NAGREF, Cereal Institute, 57001 Thermi – Thessaloniki, Greece
BLADENOPOULOS, K., 2003. Evaluation of barley cultivars for resistance to lodging and tolerance in mildew. Bulg. J. Agric. Sci., 9: 219–224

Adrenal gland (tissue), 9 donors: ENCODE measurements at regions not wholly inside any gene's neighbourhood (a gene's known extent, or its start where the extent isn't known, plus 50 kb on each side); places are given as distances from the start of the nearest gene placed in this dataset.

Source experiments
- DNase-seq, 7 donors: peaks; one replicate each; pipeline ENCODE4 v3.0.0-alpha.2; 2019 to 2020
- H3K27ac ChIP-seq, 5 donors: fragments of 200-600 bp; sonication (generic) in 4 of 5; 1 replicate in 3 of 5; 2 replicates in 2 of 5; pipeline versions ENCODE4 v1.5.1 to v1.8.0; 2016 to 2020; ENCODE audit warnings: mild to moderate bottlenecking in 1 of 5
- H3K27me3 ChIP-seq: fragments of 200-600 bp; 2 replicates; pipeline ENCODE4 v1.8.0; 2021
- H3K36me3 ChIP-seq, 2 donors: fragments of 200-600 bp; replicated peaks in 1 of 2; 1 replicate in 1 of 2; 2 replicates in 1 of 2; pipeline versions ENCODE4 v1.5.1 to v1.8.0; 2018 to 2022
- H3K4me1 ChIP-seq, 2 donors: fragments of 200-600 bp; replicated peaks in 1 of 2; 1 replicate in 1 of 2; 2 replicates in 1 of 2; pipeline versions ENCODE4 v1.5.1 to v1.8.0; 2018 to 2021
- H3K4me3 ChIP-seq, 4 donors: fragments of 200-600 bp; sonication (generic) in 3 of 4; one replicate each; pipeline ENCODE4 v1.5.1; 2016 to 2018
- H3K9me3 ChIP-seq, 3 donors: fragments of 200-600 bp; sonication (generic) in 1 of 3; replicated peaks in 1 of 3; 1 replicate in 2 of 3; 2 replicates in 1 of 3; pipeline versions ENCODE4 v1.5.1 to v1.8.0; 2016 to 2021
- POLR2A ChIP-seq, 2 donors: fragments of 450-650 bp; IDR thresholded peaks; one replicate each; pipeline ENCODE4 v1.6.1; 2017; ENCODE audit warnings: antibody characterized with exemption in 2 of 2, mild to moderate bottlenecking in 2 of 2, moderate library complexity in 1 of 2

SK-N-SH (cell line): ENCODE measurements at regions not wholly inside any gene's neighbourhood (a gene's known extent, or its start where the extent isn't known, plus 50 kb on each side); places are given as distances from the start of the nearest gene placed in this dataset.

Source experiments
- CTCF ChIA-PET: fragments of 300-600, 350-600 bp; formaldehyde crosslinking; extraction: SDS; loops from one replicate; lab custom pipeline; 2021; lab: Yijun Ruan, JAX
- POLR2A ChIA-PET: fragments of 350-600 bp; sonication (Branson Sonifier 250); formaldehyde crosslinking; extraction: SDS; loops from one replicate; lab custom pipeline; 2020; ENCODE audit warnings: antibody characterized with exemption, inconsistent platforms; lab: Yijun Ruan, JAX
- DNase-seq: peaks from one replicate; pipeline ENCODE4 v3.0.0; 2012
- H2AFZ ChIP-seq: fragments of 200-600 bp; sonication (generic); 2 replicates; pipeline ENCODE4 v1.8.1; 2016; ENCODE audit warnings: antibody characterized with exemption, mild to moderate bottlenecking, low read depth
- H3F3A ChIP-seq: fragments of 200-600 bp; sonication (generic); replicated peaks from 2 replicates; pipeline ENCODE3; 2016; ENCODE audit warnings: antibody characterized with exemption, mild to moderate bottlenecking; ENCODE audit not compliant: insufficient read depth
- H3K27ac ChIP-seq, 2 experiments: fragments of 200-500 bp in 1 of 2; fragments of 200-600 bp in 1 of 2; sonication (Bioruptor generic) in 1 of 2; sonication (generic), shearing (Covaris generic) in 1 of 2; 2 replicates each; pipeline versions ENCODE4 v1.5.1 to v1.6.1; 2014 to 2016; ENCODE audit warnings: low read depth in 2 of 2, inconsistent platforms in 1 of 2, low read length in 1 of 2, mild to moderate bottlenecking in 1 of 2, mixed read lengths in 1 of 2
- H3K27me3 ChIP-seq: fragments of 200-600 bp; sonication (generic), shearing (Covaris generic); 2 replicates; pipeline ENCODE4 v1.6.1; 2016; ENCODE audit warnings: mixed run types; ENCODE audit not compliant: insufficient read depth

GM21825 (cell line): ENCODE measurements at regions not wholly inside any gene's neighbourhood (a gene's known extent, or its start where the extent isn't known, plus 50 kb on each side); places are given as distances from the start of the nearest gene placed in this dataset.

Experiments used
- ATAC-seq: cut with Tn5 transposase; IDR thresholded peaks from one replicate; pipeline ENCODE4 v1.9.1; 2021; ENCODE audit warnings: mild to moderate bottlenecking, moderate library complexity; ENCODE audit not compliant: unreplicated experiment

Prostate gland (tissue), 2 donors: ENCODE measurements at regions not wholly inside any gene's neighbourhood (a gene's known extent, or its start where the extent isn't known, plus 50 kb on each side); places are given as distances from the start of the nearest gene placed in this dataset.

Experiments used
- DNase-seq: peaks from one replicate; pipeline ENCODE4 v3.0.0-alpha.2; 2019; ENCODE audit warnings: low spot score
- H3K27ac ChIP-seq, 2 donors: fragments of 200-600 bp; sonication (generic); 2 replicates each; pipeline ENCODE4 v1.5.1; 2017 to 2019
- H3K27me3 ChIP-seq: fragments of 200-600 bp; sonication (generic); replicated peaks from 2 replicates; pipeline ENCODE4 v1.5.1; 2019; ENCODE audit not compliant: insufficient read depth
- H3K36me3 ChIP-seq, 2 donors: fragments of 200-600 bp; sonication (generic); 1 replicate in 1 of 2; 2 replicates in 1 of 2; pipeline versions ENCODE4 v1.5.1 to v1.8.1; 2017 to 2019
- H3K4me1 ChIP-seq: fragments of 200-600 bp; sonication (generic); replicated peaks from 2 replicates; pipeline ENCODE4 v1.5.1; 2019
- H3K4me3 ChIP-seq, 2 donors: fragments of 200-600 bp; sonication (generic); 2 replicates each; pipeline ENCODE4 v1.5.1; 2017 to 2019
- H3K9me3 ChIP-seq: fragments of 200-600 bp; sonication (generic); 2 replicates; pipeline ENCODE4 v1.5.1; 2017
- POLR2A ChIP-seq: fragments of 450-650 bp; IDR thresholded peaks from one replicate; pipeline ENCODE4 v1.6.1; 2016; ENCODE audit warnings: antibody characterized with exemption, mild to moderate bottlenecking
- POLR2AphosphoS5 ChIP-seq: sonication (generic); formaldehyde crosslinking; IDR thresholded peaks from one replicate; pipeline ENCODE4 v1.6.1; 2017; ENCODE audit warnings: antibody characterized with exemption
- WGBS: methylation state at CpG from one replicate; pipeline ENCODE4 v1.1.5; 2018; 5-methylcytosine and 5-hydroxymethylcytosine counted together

Lodging is one of the major factors causing yield loss in barley (Hordeum vulgare L.). Also mildew (Erysiphe qraminis) is one of the most important foliar diseases of barley and causes significant economic losses throughout the world-wide barley production areas. The effect of lodging and mildew on grain yield and qualitative traits was studied in three successive growing seasons growing seasons, characterized by adverse weather conditions. The experiments were carried out at the farm of the University of Thessaloniki and the farm of the Cereal Institute. Seventeen cultivars different origin were consisted the experimental material. The experimental design was a randomised complete block design with six replications. Lodging was positively correlated with plant height prior to anthesis and maturity and with the duration of grain filling period. On the contrary a negative correlation was found between lodging degree and time required from sowing to maturity. Lodging reduced grain yield and harvest index and the reduction was correlated to the degree of lodging. Results indicate that late maturing cultivars with relatively short grain filling period should be preferred to minimize the lodging. The most lodging-resistant cultivars were Trombillo, Matico "S", WI 2291, and Arma with an average lodging degree lower than 2. Assala 04 and ER/Apm were the most sensitive cultivars with a lodging degree greater than 7 in both seasons. Cultivars differed significantly as well in the reaction to the mildew. The susceptibility to the mildew was positively correlated with the plant height at anthesis in aII seasons and negatively with the number of spikes/m in the 1992/93 growing season only. The grain yield was negatively correlated with the infestation by the disease in all growing seasons. The development of the disease resulted in low hectoliter weight and low grain protein concentration. The correlation between hectoliter weight and the susceptibility of the cultivars to the disease was significant in all growing seasons. The cultivars Oglow Zenit and G-016252 were the most tolerant in the mildew and the cultivars Beecher, Assala 04 and Rihane 03 the most susceptible.